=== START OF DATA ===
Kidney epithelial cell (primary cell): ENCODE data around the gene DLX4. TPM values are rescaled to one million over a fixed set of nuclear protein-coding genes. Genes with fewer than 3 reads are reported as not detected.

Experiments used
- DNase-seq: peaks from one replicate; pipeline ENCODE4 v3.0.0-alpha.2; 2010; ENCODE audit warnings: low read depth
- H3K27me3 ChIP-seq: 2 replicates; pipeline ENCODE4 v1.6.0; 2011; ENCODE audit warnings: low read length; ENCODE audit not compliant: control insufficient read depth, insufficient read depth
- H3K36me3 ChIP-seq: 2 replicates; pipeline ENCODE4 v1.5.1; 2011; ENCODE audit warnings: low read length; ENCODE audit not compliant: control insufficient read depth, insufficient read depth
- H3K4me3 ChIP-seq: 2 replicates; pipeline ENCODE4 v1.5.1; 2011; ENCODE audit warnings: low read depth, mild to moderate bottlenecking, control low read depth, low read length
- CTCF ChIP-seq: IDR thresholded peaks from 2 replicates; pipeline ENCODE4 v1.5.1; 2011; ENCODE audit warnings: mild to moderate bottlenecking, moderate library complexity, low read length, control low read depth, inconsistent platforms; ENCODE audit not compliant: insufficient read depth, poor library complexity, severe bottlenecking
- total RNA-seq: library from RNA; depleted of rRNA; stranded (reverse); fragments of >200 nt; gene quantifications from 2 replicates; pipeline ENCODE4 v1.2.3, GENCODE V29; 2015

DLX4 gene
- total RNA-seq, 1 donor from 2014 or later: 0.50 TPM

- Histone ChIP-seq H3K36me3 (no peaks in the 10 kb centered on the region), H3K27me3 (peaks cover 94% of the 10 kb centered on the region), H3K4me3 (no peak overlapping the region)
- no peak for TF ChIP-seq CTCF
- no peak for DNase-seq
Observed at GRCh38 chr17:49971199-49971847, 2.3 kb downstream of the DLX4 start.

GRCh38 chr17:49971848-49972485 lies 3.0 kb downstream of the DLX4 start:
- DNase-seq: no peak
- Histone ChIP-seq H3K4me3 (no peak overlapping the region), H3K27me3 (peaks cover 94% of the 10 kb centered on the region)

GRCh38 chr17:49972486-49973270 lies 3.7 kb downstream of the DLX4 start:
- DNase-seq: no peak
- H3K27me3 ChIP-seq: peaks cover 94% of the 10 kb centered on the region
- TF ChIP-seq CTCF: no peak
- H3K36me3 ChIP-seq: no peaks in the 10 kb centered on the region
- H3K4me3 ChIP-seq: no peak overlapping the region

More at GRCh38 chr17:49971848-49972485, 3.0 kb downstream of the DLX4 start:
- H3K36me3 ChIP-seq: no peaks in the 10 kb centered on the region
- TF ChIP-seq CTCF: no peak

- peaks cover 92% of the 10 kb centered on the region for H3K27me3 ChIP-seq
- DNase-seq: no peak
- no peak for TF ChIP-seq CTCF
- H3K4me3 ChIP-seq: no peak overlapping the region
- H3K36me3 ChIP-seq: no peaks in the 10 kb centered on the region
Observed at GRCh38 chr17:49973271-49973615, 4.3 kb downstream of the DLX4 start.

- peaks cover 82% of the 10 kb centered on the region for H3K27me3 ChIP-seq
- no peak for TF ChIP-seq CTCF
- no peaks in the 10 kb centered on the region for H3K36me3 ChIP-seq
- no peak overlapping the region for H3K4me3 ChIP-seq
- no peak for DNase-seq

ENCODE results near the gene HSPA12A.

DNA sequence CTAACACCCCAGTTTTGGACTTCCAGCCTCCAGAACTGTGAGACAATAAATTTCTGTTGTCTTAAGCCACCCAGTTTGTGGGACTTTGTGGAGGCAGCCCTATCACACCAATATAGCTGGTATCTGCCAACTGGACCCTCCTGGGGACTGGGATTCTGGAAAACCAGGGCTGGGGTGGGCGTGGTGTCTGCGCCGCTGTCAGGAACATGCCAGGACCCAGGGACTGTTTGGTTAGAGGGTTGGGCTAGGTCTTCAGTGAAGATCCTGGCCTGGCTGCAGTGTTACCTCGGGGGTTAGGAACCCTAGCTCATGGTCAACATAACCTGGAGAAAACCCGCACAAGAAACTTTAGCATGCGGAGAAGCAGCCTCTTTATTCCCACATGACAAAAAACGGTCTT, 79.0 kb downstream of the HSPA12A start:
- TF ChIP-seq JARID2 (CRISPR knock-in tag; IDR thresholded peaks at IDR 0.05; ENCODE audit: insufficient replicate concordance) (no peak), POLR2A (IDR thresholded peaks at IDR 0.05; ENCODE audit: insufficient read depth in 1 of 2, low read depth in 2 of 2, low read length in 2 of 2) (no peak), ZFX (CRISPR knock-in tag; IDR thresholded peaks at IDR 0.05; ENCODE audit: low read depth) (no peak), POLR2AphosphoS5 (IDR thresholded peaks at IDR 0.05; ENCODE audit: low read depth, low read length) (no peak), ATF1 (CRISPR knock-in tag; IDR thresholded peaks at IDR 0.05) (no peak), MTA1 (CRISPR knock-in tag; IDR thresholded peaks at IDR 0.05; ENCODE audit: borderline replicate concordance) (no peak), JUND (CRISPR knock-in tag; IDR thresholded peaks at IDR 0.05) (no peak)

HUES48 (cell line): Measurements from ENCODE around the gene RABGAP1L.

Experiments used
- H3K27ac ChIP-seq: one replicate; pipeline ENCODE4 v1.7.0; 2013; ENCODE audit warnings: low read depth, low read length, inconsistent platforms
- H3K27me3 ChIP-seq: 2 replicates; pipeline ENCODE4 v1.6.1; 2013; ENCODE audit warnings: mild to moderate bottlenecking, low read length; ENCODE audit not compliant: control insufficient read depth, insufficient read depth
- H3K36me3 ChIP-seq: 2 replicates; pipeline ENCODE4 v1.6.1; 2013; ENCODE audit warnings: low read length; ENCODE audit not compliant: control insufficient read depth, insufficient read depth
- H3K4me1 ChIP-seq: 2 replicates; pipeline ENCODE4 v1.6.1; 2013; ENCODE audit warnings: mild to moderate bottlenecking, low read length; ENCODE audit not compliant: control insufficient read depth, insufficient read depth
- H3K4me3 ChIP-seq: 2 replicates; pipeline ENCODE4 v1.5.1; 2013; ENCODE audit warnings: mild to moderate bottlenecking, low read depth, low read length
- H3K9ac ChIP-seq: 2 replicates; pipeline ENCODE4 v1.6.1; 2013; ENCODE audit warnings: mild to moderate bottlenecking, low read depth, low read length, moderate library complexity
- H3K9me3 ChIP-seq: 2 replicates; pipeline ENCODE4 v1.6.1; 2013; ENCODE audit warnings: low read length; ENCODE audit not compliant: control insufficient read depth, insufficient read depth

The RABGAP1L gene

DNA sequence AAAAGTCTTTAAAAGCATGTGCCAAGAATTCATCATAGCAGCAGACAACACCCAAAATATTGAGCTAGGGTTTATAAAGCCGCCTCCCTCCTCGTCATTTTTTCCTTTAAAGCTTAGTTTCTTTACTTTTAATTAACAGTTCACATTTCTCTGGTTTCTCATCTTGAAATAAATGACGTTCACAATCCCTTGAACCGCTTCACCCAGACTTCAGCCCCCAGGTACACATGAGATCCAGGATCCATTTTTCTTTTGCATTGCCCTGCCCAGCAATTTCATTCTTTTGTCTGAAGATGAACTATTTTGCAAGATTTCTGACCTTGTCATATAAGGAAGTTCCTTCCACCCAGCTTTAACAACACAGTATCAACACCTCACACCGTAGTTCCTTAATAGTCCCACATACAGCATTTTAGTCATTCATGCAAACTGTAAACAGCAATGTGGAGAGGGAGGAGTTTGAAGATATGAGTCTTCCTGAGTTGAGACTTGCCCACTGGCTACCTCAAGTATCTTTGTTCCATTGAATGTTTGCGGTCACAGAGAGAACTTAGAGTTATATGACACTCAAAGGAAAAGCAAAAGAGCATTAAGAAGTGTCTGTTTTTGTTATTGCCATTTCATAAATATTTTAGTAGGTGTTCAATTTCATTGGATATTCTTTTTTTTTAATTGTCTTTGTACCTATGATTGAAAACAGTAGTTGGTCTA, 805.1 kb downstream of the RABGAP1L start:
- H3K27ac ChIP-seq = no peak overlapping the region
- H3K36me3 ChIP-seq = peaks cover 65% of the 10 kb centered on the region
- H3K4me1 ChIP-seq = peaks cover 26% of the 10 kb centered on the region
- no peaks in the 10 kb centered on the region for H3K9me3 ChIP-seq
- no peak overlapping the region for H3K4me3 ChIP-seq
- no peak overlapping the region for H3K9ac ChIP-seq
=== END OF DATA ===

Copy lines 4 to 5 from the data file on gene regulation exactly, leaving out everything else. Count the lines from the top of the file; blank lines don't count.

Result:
- H3K27me3 ChIP-seq: 2 replicates; pipeline ENCODE4 v1.6.0; 2011; ENCODE audit warnings: low read length; ENCODE audit not compliant: control insufficient read depth, insufficient read depth
- H3K36me3 ChIP-seq: 2 replicates; pipeline ENCODE4 v1.5.1; 2011; ENCODE audit warnings: low read length; ENCODE audit not compliant: control insufficient read depth, insufficient read depth